HEBRON, West Bank — In the foothills of the rocky mountains of Hebron, Munther Abu Aram, 48, lives a primitive life inside a natural cave with his wife and four children. When the Israeli authorities demolished Abu Aram’s home, they were left with no choice but to live in a cave with no infrastructure, electricity, water or sanitation.
The small cave of some 150 square meters (500 square feet) is located in Khirbet Janba in the occupied West Bank. “Life inside the cave is very difficult, but we got used to it after the Israeli occupation bulldozers demolished my home in 2018, which was built out of bricks, cement and tinplate, because it was built without a license. It was rebuilt and demolished again in 2019,” Abu Aram told Al-Monitor.
According to a report by the Turkish Anadolu Agency in December 2019, about 19 Palestinian families — some 100 people — are living in the caves of southern Hebron, without access to electricity or water, schools or roads.
Israel forbids Palestinians from building in Area C and demolishes the houses they do put up. According to a report by the Israeli human rights organization B'Tselem published Feb. 6, 2019, Israeli forces demolished 1,401 Palestinian homes in Area C, resulting in the displacement of 6,207 Palestinians, including 3,134 children under the age of 16, between 2006 and 2018.
On Jan. 15, 1997, the Palestine Liberation Organization and Israel signed the Hebron Agreement, also known as the Hebron Protocol, which calls for dividing the city into two sectors: H1 with 80% of the city’s area is subject to Palestinian security and administrative control. H2, the remaining 20% of the city, mainly consists of the central Old City and is under Israeli security control. Its population is an estimated 40,000 people.
Abu Aram said, “The Israeli occupation wants to displace us from Khirbet Janba, to confiscate land and turn it into closed military areas and to expand the settlement of Kiryat Arba and the outposts surrounding it.” He added that the Israeli authorities refuse to provide Khirbet Janba with electricity and water and have removed and destroyed utility poles and water networks several times.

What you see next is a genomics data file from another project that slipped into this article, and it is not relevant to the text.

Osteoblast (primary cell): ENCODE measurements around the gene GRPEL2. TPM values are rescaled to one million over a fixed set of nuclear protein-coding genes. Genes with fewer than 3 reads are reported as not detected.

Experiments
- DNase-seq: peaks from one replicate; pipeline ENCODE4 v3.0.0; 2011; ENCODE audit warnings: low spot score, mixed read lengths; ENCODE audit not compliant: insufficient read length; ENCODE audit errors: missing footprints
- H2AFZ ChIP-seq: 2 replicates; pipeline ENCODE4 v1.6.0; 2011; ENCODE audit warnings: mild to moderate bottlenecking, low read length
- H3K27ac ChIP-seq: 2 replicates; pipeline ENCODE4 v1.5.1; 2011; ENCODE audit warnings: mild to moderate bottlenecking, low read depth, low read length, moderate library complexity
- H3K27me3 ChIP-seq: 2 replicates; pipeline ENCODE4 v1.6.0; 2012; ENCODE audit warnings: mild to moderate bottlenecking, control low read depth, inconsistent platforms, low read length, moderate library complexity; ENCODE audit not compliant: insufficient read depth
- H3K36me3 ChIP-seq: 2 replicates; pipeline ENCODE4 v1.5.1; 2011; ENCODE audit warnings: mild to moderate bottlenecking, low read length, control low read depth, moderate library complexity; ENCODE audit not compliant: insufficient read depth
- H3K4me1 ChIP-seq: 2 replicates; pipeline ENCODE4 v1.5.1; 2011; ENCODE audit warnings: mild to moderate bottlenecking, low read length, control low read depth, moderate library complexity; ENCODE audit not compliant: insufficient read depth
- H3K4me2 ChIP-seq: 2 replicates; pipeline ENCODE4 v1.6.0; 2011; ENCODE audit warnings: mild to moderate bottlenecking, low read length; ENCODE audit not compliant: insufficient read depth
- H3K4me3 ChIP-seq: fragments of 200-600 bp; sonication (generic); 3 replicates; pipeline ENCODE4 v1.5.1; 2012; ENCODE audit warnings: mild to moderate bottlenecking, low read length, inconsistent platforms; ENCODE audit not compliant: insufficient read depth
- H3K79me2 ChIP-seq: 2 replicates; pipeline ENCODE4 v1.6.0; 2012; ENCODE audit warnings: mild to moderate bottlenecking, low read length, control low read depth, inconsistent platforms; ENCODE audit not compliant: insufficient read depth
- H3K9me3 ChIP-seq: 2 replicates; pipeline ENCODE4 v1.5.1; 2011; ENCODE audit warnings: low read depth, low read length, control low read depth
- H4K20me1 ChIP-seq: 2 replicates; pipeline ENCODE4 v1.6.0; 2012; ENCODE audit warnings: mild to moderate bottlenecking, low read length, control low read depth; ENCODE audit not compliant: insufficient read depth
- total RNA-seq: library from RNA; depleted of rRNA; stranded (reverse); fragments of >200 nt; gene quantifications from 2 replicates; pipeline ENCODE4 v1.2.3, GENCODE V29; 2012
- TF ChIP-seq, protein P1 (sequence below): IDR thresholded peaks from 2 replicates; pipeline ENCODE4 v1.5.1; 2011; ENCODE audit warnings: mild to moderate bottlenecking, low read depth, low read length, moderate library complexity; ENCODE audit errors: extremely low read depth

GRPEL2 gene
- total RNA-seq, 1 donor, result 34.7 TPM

Abu Aram and his family farm crops and raise livestock, and he uses a donkey cart to travel to neighboring towns to buy drinking water and other supplies, as well as to transport his children to their schools in a neighboring village dozens of kilometers away.
He uses fuel lanterns to light the cave and his wife prepares food over a fire. During summer, the family sleeps outside for fear of the snakes and scorpions that often make caves their homes.
Khalil Jabreen, 41, also lives with his family in a cave of 250 square meters (820 square feet) near the site of his demolished house in Khirbet al-Fakhit, destroyed by the Israeli authorities in 2000 and twice more in 2015 and 2018.
Jabreen’s family of six has been living in the cave since his house was first demolished in 2000 for having been built without a permit. He told Al-Monitor that every time he would rebuild his home, the Israeli army would demolish it."
“The Israeli forces are constantly evicting us from the area, but we reject all attempts at displacement and we want to keep our land from being stolen from us for them to build new outposts,” he said.
He explained that settlers constantly attack him and his children, while the Israeli forces keep erecting pop-up military checkpoints at the entrances of Khirbet al-Fakhit to prevent them from bringing in food, water and other needs.
Jabreen added, “The area where we live lacks schools, health centers and clinics, and whenever there is an emergency, I am forced to take a long, dangerous journey on a donkey cart to make it to a hospital or so my children can attend school.”
Abdel Hadi Hantash, a member of the General Committee for the Defense of Palestinian Land in the West Bank, told Al-Monitor, “Hebron governorate in the southern West Bank includes 27 Israeli settlements and 32 outposts.” He noted that Israel aims to Judaize Hebron and annex the Old City to the settlement of Kiryat Arba, which the Israeli government granted municipal status.
He continued, “The Israelis consider Hebron a religious city,” pointing out that settlers in this area are particularly characterized by religious fanaticism and political extremism.
Hantash noted, “There are two types of settlement in Hebron. The first is declared by the Israeli government and outlined by the council of settlements in the West Bank, which submits its plans through political channels so they can be legitimized and tenders can be offered for their construction. However, there is also unofficial settlement expansion carried out through Zionist organizations and influential figures in the Israeli government.”
He added, “The Israeli authorities issued over 16 demolition orders in the Masafer Yatta area in Hebron, confiscated 250,000 dunums and declared them closed military areas. Palestinians are not permitted to live or build in them, and the [Israeli forces] constantly try to coerce them into leaving their lands.”
Hantash called on the Palestinian official authorities to build infrastructure in the areas threatened with confiscation and seizure. "They ought to appeal to the International Criminal Court (ICC), which the occupation fears since it can issue arrest warrants for its leaders who commit war crimes and confiscate land, and compel the ICC to issue decisions that do justice to the Palestinians and strengthen their resilience.”